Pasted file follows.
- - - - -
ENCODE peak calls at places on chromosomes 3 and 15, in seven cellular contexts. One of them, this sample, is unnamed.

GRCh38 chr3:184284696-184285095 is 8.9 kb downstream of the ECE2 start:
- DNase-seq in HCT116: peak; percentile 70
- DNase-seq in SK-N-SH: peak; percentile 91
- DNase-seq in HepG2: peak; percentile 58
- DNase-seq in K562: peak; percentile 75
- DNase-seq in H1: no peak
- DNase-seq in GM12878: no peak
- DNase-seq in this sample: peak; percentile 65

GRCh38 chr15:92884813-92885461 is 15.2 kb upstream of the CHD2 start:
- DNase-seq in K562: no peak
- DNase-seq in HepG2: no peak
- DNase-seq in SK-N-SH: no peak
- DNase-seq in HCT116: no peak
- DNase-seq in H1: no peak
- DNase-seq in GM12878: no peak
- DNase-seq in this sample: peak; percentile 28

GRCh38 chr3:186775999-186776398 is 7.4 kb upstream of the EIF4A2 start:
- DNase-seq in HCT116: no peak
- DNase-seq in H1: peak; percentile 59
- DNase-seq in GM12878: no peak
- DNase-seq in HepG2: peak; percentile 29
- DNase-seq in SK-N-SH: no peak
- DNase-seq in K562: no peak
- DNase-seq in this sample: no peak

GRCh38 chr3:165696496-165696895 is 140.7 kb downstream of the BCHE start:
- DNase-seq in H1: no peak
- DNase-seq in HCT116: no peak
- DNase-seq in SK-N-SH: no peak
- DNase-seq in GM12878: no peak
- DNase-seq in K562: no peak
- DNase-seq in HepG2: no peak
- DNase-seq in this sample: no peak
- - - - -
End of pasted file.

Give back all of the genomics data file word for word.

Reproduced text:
ENCODE peak calls at places on chromosomes 3 and 15, in seven cellular contexts. One of them, this sample, is unnamed.

GRCh38 chr3:184284696-184285095 is 8.9 kb downstream of the ECE2 start:
- DNase-seq in HCT116: peak; percentile 70
- DNase-seq in SK-N-SH: peak; percentile 91
- DNase-seq in HepG2: peak; percentile 58
- DNase-seq in K562: peak; percentile 75
- DNase-seq in H1: no peak
- DNase-seq in GM12878: no peak
- DNase-seq in this sample: peak; percentile 65

GRCh38 chr15:92884813-92885461 is 15.2 kb upstream of the CHD2 start:
- DNase-seq in K562: no peak
- DNase-seq in HepG2: no peak
- DNase-seq in SK-N-SH: no peak
- DNase-seq in HCT116: no peak
- DNase-seq in H1: no peak
- DNase-seq in GM12878: no peak
- DNase-seq in this sample: peak; percentile 28

GRCh38 chr3:186775999-186776398 is 7.4 kb upstream of the EIF4A2 start:
- DNase-seq in HCT116: no peak
- DNase-seq in H1: peak; percentile 59
- DNase-seq in GM12878: no peak
- DNase-seq in HepG2: peak; percentile 29
- DNase-seq in SK-N-SH: no peak
- DNase-seq in K562: no peak
- DNase-seq in this sample: no peak

GRCh38 chr3:165696496-165696895 is 140.7 kb downstream of the BCHE start:
- DNase-seq in H1: no peak
- DNase-seq in HCT116: no peak
- DNase-seq in SK-N-SH: no peak
- DNase-seq in GM12878: no peak
- DNase-seq in K562: no peak
- DNase-seq in HepG2: no peak
- DNase-seq in this sample: no peak